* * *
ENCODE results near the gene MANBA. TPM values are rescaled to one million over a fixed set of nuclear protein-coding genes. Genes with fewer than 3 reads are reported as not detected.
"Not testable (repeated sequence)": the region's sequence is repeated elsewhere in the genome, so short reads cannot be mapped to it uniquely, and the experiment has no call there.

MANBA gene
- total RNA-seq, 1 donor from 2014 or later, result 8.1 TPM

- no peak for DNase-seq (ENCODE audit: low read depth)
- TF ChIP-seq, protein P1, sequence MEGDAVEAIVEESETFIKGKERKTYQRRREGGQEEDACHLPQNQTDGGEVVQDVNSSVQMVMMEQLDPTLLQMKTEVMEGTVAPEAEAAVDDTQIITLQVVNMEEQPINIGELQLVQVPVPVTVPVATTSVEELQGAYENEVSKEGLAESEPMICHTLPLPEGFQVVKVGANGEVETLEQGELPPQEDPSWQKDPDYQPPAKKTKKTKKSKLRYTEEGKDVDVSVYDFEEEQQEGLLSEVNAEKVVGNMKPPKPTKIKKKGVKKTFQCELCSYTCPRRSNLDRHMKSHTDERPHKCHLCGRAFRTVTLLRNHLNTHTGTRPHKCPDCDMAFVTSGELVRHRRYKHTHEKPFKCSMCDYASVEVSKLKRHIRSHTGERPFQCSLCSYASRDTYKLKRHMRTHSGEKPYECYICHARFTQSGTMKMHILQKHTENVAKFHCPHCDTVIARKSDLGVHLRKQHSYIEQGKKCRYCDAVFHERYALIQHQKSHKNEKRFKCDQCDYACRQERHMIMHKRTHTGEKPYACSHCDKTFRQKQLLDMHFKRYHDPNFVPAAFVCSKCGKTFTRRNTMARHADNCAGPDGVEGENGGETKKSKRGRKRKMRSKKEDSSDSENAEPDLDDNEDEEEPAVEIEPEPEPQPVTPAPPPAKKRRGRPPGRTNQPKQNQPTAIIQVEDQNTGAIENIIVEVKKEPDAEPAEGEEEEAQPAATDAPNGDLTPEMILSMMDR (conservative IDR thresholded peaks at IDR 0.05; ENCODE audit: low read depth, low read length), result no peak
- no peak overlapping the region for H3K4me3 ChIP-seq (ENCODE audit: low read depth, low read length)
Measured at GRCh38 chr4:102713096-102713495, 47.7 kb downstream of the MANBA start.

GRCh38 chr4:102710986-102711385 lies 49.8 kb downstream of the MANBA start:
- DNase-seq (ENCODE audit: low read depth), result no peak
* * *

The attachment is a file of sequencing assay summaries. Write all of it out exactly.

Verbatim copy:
ENCODE results near the gene MANBA. TPM values are rescaled to one million over a fixed set of nuclear protein-coding genes. Genes with fewer than 3 reads are reported as not detected.
"Not testable (repeated sequence)": the region's sequence is repeated elsewhere in the genome, so short reads cannot be mapped to it uniquely, and the experiment has no call there.

MANBA gene
- total RNA-seq, 1 donor from 2014 or later, result 8.1 TPM

- no peak for DNase-seq (ENCODE audit: low read depth)
- TF ChIP-seq, protein P1, sequence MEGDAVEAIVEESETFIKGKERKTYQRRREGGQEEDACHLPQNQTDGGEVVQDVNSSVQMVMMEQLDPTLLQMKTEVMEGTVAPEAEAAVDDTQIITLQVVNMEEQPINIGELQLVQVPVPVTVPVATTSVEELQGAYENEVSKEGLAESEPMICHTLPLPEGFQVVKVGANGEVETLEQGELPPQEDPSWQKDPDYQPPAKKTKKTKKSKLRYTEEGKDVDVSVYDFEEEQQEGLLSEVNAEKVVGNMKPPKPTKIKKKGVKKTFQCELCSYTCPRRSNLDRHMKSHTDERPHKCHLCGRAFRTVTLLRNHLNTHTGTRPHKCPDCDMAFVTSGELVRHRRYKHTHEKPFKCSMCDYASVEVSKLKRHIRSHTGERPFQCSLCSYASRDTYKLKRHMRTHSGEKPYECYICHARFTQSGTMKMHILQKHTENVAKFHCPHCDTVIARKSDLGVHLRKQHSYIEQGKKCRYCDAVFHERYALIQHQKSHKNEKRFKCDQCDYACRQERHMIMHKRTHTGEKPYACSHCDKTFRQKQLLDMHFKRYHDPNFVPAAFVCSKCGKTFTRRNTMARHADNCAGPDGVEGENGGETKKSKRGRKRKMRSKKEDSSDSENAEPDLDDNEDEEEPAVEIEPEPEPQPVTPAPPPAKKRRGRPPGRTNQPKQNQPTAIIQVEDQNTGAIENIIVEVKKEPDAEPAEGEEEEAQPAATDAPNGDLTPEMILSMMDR (conservative IDR thresholded peaks at IDR 0.05; ENCODE audit: low read depth, low read length), result no peak
- no peak overlapping the region for H3K4me3 ChIP-seq (ENCODE audit: low read depth, low read length)
Measured at GRCh38 chr4:102713096-102713495, 47.7 kb downstream of the MANBA start.

GRCh38 chr4:102710986-102711385 lies 49.8 kb downstream of the MANBA start:
- DNase-seq (ENCODE audit: low read depth), result no peak